On 24 November 2014, the Brussels Commercial Court ("the Court") dismissed, for lack of sufficient evidence, the first action for damages ever brought by the European Commission ("the Commission") on behalf of the European Union against members of a cartel.

This action was based on a decision of 21 February 2007 by which the European Commission had fined four companies, Kone, Otis, Schindler and ThyssenKrupp, a total of EUR 992 million for their participation in a cartel on the markets for the sale, installation, maintenance and renewal of lifts and escalators in Belgium, Germany, Luxembourg and The Netherlands (See, VBB on Competition Law, Volume 2007, No. 3, available at www.vbb.com). All appeals against this decision were dismissed by the General Court and the Court of Justice of the European Union (the "ECJ") (See, VBB on Competition Law, Volume 2011, No. 7, and Volume 2012, No. 10, available at www.vbb.com).

In June 2008, the European Commission brought an action for damages before the Court. Acting this time as an injured party, the Commission sought over EUR 6 million from the members of the cartel for the damage allegedly suffered from having had lifts and escalators of several EU buildings maintained and modernised at prices artificially raised by the cartel.

In an interim judgment dated 18 April 2011, the Court declared itself not to have jurisdiction for the part of the Commission's claim relating to lifts and escalators located in Luxembourg. The Court also decided to refer several questions to the ECJ for a preliminary ruling, with a view to determining whether the European Commission could legally seek damages on the basis of a decision which it had adopted itself in its capacity of competition authority. On 6 November 2012, the ECJ held that the full effectiveness of EU law requires that any natural or legal person, including the European Union, can claim compensation for harm suffered as a result of a violation of competition rules. The ECJ added that, although national jurisdictions are bound by the Commission's decisions on the existence of an infringement of competition law, they remain free to determine whether claimants have individually suffered a prejudice caused by the anticompetitive conduct (See, VBB on Belgian Business Law, Volume 2012, No. 12, available at www.vbb.com). Further to this judgment, the Court resumed the proceedings and ruled on the Commission's claim.

In its judgment, the Court recalled that, under Belgian law, any action for damages must satisfy three cumulative conditions: it must establish the existence of (i) misconduct by the defendant; (ii) damage suffered by the claimant; and (iii) a causal link between the misconduct and the damage (Article 1382, Civil Code). Although the misconduct had already been established by the Commission's 2007 decision finding a breach of EU competition law, the Court decided that the Commission had not sufficiently demonstrated the existence of its alleged damage and the causal link between such damage and the cartelists' anticompetitive behaviour.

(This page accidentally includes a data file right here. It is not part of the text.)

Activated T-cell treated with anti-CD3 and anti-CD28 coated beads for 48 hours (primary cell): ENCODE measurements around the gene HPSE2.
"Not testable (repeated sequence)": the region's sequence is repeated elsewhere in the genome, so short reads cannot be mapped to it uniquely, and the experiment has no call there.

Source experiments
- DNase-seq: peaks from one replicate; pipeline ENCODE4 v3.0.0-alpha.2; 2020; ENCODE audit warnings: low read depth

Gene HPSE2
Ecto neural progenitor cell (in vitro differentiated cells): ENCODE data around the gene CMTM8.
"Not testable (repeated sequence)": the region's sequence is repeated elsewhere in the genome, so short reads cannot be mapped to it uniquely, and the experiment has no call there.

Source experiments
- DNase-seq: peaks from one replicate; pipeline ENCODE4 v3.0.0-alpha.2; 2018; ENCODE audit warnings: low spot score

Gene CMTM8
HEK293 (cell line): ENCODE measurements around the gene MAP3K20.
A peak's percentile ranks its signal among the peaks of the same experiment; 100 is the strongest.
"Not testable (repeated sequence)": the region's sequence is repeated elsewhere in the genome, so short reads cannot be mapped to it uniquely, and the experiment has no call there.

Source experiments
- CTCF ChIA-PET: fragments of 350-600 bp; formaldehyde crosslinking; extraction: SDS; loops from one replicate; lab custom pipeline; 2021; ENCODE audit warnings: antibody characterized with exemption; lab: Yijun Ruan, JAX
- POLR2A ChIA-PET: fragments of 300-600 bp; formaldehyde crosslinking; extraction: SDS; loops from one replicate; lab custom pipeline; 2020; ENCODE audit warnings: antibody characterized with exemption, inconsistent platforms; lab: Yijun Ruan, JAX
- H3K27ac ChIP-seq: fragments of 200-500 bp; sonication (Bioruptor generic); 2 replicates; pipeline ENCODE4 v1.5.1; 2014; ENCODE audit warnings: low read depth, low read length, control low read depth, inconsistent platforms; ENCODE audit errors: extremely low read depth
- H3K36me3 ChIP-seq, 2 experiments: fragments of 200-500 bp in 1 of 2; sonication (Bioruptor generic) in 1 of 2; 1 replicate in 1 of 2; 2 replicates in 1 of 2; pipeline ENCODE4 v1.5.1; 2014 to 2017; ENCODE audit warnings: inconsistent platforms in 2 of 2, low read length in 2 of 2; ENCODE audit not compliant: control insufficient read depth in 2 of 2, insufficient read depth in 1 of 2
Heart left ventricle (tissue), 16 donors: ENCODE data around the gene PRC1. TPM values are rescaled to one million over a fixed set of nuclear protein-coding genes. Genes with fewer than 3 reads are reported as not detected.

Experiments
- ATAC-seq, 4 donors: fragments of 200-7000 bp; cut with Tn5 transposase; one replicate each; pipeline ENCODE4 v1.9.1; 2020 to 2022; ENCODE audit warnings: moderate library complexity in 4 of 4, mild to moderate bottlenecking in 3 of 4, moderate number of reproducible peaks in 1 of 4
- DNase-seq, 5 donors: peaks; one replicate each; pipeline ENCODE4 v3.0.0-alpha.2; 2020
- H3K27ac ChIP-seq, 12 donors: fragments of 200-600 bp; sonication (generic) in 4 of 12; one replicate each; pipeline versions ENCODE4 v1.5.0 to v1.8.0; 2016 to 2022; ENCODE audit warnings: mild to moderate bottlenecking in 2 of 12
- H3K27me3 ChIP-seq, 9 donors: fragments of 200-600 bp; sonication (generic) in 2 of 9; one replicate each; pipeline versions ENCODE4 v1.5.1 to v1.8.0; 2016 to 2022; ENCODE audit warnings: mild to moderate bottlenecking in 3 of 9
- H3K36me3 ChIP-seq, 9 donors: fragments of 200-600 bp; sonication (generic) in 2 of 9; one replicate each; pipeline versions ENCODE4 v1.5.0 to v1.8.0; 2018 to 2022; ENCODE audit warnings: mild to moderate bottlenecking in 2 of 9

The Court first stated that the existence of the alleged damage had to be established in order to obtain compensation, even though its exact scope can be unclear. The damage has to be determined to an extent compatible with the principle of legal certainty, i.e., with a "high degree of probability". In addition, the Court considered that the law applicable to this case was the Belgian legislation in force at the time the action had been brought. Therefore, contrary to the Commission's views, it could not rely on the (rebuttable) legal presumption that any cartel causes damage, a principle embraced by the recently adopted European Directive on antitrust damage actions, since this Directive has not yet been implemented under Belgian law (Directive 2014/104/EU of 26 November 2014 on certain rules governing actions for damages under national law for infringements of the competition law provisions of the Member States and of the European Union, O.J. (2014) L349/1).

Turning to the evidence, the Court considered that the Commission's submissions did not suffice to determine the situation in which the European Union would have found itself in the absence of the cartel, in order to compare the cartel prices with the supposed competitive prices. In addition, the Court noted that the cartelists engaged in bid-rigging rather than price fixing and that, at the time of the cartel, 30% of the market was held by non-cartelist undertakings, which maintained a level of price competition that the cartelists had to take into account. Therefore, it could not be assumed that the cartelists necessarily overcharged their customers. Furthermore, the Court found that the reports submitted by the Commission did not determine the number of contracts covered by its claim. According to the Court, these reports did not sufficiently prove that the European Union had effectively and certainly suffered specific damage since they did not show that the European Union had paid higher prices during the cartel's lifespan than after this period for the same product, the same level of service and under the same contractual conditions. The Court also dismissed as unsupported by any evidence the Commission's argument that the European Union had lost a real chance to buy cheaper lifts and escalators.

Finally, the Court found that the causal link between the cartel and the alleged damage had not been proven, especially since the European Union appeared to have expressly concluded a significant part of the maintenance contracts through private negotiations instead of public tenders, which de facto excluded competition.

The Court therefore dismissed the European Union's claim and ordered it to bear the costs of the procedure. The European Union can appeal the Court's judgment before the Brussels Court of Appeal.

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